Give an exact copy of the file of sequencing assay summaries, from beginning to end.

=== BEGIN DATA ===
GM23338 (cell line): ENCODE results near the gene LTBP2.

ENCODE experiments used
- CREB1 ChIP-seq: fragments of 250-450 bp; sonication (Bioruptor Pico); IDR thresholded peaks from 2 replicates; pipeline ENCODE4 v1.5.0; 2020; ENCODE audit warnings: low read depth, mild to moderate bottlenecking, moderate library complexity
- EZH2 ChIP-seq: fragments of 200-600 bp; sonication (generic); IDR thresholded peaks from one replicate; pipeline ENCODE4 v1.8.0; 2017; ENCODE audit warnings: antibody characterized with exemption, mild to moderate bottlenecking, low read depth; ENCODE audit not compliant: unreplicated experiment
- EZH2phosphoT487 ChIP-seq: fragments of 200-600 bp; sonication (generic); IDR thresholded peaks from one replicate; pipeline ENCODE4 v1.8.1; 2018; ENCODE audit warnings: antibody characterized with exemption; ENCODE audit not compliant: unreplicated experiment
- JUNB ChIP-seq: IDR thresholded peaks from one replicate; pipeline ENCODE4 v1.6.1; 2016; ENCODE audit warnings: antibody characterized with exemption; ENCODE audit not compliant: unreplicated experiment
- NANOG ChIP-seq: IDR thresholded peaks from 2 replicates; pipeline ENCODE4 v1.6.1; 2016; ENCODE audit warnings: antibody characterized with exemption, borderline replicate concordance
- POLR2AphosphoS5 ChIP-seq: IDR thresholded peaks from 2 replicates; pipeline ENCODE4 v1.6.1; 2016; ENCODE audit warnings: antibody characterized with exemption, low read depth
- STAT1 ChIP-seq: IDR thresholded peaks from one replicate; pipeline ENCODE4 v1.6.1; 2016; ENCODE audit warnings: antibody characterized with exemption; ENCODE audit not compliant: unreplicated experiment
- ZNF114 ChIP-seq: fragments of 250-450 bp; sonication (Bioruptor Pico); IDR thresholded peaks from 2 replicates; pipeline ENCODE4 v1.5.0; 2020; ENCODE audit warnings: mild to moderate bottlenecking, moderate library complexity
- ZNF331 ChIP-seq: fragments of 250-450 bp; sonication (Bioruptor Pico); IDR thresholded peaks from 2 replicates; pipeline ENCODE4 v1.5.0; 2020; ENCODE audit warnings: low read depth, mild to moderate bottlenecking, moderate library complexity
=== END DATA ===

GM23338 (cell line): ENCODE results near the gene LTBP2.

ENCODE experiments used
- CREB1 ChIP-seq: fragments of 250-450 bp; sonication (Bioruptor Pico); IDR thresholded peaks from 2 replicates; pipeline ENCODE4 v1.5.0; 2020; ENCODE audit warnings: low read depth, mild to moderate bottlenecking, moderate library complexity
- EZH2 ChIP-seq: fragments of 200-600 bp; sonication (generic); IDR thresholded peaks from one replicate; pipeline ENCODE4 v1.8.0; 2017; ENCODE audit warnings: antibody characterized with exemption, mild to moderate bottlenecking, low read depth; ENCODE audit not compliant: unreplicated experiment
- EZH2phosphoT487 ChIP-seq: fragments of 200-600 bp; sonication (generic); IDR thresholded peaks from one replicate; pipeline ENCODE4 v1.8.1; 2018; ENCODE audit warnings: antibody characterized with exemption; ENCODE audit not compliant: unreplicated experiment
- JUNB ChIP-seq: IDR thresholded peaks from one replicate; pipeline ENCODE4 v1.6.1; 2016; ENCODE audit warnings: antibody characterized with exemption; ENCODE audit not compliant: unreplicated experiment
- NANOG ChIP-seq: IDR thresholded peaks from 2 replicates; pipeline ENCODE4 v1.6.1; 2016; ENCODE audit warnings: antibody characterized with exemption, borderline replicate concordance
- POLR2AphosphoS5 ChIP-seq: IDR thresholded peaks from 2 replicates; pipeline ENCODE4 v1.6.1; 2016; ENCODE audit warnings: antibody characterized with exemption, low read depth
- STAT1 ChIP-seq: IDR thresholded peaks from one replicate; pipeline ENCODE4 v1.6.1; 2016; ENCODE audit warnings: antibody characterized with exemption; ENCODE audit not compliant: unreplicated experiment
- ZNF114 ChIP-seq: fragments of 250-450 bp; sonication (Bioruptor Pico); IDR thresholded peaks from 2 replicates; pipeline ENCODE4 v1.5.0; 2020; ENCODE audit warnings: mild to moderate bottlenecking, moderate library complexity
- ZNF331 ChIP-seq: fragments of 250-450 bp; sonication (Bioruptor Pico); IDR thresholded peaks from 2 replicates; pipeline ENCODE4 v1.5.0; 2020; ENCODE audit warnings: low read depth, mild to moderate bottlenecking, moderate library complexity